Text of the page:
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The Sterling Hall Bombing


Tim Gratz
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From the August 15, 2005 "USA Today"

Hunt still on for '70 blast suspect

By Tom Vanden Brook, USA TODAY

In a flash, Leo Burt — onetime altar boy, Marine reservist and college athlete — became an alleged American terrorist. Almost as quickly, he vanished.

The disappearance of Leo Burt has some speculating he is dead or was a 'plant' by the governnment.

That was 35 years ago this month, at the zenith of protests against the Vietnam War. Burt is accused of joining three others in bombing the Army Mathematics Research Center at the University of Wisconsin-Madison, killing a researcher.

The three others were caught, but Burt remains at large, quite likely the last student radical on the lam.

"He probably is the last one," said Mike Johnson, an FBI supervisory special agent in Milwaukee.

Theories abound: He has a new identity; he's dead; he was a government plant.

"He disappeared off the face of the Earth. You just don't do that," said Michael Zaleski, 64, an attorney now in private practice who prosecuted one of the bombers.

Burt was last seen six days after the 1970 bombing. He and another fugitive, David Fine, slipped out of a house in Peterborough, Ontario, moments before Mounties entered.

Fine was caught in San Rafael, Calif., in 1976. Two other plotters were also captured, both in Toronto: Karleton Armstrong in 1972 and his brother, Dwight, in 1977. All three were convicted and did time in prison.

As it had with the others, the FBI slapped Burt's face on posters for its 10 most-wanted criminals. Usually that works: The FBI has found 450 of the 480 of those on the list since 1950, according to its Internet site.

"We still get leads on him from time to time," Johnson said. "And we still track them all down. But they don't turn up anything."

Birth of a radical

Burt's upbringing offered no clues that he'd become a suspected killer on the run. Born April 18, 1948, Burt grew up in a Catholic family in suburban Philadelphia. He was an altar boy and attended parochial school. An athlete, he enrolled at Wisconsin and joined the crew team. He also spent time as a Marine reservist.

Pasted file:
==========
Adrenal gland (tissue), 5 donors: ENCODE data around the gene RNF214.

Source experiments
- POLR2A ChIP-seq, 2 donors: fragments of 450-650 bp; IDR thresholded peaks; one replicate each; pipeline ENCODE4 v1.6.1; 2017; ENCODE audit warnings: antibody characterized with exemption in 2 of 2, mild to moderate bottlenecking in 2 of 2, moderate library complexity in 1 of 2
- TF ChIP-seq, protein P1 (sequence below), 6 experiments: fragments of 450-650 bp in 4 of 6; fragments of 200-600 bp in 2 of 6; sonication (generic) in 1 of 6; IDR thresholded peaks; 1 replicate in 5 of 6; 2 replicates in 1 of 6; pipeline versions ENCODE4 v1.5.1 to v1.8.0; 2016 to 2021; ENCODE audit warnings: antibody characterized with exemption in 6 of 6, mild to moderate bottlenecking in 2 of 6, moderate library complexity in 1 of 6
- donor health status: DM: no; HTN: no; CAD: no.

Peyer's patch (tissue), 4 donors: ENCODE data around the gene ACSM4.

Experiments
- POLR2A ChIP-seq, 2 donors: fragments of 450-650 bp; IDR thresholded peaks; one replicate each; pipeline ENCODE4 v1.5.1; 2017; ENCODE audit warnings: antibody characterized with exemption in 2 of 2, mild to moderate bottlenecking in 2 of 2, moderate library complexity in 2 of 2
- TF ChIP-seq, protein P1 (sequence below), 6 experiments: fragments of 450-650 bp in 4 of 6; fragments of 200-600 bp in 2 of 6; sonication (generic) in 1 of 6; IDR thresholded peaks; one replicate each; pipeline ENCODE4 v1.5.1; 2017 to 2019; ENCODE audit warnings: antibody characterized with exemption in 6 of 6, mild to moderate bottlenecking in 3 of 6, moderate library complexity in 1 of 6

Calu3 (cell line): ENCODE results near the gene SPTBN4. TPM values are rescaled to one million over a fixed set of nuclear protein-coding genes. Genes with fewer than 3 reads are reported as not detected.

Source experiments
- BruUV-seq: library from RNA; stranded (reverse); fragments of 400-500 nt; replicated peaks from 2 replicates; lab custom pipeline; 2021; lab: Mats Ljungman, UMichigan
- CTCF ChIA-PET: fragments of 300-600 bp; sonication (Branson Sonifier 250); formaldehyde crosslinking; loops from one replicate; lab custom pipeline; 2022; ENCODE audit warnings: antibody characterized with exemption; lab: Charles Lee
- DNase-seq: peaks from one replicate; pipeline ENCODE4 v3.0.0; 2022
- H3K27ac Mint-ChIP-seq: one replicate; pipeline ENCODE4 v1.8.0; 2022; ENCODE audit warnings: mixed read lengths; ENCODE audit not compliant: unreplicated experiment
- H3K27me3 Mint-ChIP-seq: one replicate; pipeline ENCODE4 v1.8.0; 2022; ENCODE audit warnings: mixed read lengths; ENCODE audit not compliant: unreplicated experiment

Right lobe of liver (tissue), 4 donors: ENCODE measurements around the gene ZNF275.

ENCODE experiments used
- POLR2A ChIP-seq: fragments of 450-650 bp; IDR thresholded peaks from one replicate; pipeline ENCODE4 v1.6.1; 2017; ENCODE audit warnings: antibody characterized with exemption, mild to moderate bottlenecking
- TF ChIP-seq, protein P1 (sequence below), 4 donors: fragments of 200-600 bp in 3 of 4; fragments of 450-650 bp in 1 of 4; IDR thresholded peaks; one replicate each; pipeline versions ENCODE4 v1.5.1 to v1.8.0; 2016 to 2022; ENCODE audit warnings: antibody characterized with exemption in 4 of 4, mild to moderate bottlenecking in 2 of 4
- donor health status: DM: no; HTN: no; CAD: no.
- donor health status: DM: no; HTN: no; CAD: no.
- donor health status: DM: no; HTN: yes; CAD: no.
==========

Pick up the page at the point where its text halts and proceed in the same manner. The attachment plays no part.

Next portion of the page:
His politics apparently changed in the tumult of the Vietnam War era. The University of Wisconsin, like Michigan and Berkeley, were hotbeds of unrest. Tension spiked in May 1970 when National Guardsmen on the Kent State campus in Ohio killed four students during an anti-war protest.

John Elder, a sociology professor at Wisconsin who opposed the war, recalled a campus in turmoil in 1970. Police and National Guardsmen clashed with protesters. Clouds of tear gas crept across town. Windows were smashed, buildings burned. It became nearly impossible to teach, he said.

May 1970 was the peak of the anti-war movement," Elder said. "It was chaotic. Students had picket lines in front of classrooms."

Burt, who studied journalism, wrote for the student newspaper, The Daily Cardinal. Walter Ezell, an editor at the paper in 1970, remembered that Burt had written an editorial arguing that non-violent protest had failed. He warned of class and race warfare and predicted urban violence.

"I didn't think it was very clear thinking," said Ezell, who is now 56.

The summer of 1970 had been relatively calm on campus, Elder remembered.

That changed in late August.

Burt, then 22, allegedly recruited Fine just days before the bombing, according to court records. On Aug. 24, the bombers wheeled a stolen Ford van in front of the building housing the Army Math Research Center. It was packed with 2,000 pounds of ammonium nitrate fertilizer soaked in aviation fuel. They lit the fuse and warned police. At 3:42 a.m., the explosion tore into Sterling Hall.